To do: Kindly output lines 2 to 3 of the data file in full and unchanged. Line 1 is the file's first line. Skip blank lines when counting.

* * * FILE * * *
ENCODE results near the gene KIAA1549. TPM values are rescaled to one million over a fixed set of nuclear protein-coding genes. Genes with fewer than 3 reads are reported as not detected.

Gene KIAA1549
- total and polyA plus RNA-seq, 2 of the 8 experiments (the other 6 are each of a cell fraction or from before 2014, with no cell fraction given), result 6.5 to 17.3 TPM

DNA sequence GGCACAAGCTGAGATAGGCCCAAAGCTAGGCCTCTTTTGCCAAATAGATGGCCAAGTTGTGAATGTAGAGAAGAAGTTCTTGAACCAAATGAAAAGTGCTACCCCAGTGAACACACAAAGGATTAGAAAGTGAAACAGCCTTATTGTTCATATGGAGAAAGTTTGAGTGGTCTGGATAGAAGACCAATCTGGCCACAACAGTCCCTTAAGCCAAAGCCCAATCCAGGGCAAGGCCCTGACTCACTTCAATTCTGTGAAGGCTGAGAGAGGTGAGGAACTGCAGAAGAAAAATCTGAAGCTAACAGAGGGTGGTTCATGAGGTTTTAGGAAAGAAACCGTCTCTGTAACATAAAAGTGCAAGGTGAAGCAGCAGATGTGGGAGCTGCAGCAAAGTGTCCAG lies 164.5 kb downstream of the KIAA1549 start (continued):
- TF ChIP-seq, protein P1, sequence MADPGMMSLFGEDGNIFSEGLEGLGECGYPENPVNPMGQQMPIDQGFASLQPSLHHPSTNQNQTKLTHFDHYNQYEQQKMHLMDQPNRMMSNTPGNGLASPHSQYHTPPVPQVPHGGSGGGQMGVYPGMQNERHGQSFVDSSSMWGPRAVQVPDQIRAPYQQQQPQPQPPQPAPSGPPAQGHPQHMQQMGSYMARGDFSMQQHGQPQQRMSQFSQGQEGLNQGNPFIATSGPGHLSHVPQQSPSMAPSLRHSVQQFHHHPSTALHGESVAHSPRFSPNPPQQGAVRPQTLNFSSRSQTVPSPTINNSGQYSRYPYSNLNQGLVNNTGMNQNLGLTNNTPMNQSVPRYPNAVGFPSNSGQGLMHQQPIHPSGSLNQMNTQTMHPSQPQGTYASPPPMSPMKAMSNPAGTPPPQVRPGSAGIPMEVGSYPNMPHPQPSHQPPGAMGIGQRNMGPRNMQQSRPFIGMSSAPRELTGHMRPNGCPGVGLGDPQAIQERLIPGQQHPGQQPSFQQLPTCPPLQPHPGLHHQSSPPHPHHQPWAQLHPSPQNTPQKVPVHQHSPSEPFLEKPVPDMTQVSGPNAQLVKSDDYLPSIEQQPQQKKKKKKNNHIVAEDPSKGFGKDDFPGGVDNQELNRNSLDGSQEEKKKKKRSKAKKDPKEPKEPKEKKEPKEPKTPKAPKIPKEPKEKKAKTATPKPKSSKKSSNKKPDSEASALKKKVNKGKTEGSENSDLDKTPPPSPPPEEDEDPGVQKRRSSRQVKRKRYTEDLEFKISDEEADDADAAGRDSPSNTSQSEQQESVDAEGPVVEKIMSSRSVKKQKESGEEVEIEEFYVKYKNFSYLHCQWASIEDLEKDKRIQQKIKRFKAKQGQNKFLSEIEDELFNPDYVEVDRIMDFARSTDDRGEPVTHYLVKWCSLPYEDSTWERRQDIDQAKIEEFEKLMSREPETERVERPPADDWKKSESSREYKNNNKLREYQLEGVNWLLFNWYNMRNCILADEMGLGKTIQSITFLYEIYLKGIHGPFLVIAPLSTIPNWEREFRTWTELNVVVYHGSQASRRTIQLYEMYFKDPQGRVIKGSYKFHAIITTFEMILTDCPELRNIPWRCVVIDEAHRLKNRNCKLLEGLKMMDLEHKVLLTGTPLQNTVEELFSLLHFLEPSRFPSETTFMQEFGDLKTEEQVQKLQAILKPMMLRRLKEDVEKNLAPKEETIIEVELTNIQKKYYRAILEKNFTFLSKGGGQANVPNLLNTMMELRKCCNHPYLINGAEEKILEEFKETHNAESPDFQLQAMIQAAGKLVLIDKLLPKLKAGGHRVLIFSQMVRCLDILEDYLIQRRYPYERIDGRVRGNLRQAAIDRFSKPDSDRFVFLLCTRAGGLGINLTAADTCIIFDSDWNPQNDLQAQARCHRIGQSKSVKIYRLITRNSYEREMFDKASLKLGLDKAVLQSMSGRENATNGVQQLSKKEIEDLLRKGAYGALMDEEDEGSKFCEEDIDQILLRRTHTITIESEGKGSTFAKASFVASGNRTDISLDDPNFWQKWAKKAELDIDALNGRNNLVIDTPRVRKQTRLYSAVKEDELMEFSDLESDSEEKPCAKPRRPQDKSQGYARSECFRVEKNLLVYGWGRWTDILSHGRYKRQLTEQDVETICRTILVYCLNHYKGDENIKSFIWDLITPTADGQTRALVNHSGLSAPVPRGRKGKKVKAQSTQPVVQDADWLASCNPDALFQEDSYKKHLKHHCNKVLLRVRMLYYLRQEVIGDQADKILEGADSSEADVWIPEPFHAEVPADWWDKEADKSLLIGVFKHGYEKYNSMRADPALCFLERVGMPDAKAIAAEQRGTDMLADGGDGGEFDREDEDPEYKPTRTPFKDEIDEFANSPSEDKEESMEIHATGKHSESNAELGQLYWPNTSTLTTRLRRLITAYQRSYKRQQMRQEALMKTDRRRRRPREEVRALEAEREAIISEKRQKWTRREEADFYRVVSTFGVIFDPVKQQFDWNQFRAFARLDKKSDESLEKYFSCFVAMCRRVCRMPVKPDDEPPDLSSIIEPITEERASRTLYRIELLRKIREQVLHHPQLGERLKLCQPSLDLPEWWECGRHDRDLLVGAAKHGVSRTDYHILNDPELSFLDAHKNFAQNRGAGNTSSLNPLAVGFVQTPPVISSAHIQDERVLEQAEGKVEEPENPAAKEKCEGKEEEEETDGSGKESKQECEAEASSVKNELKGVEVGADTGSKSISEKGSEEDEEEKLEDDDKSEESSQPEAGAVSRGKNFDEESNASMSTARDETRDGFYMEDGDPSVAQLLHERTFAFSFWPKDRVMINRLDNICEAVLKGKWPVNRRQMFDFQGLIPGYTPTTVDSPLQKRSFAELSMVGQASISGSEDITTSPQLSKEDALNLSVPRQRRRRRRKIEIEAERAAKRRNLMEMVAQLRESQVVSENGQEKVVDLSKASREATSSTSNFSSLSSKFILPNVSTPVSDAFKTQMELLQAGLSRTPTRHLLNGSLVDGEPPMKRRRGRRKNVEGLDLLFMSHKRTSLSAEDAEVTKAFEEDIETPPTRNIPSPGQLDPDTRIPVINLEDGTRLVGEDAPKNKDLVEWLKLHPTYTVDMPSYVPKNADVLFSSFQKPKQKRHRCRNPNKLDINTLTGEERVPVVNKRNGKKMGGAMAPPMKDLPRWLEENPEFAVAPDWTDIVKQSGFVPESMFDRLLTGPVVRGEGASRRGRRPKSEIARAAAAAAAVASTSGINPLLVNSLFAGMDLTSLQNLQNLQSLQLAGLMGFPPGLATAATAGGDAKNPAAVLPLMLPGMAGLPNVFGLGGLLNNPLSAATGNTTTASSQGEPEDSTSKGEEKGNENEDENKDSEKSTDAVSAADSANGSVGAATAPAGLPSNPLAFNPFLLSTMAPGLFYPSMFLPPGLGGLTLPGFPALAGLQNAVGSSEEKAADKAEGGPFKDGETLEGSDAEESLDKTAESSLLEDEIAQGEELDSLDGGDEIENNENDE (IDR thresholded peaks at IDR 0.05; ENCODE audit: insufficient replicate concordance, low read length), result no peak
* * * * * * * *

Gene KIAA1549
- total and polyA plus RNA-seq, 2 of the 8 experiments (the other 6 are each of a cell fraction or from before 2014, with no cell fraction given), result 6.5 to 17.3 TPM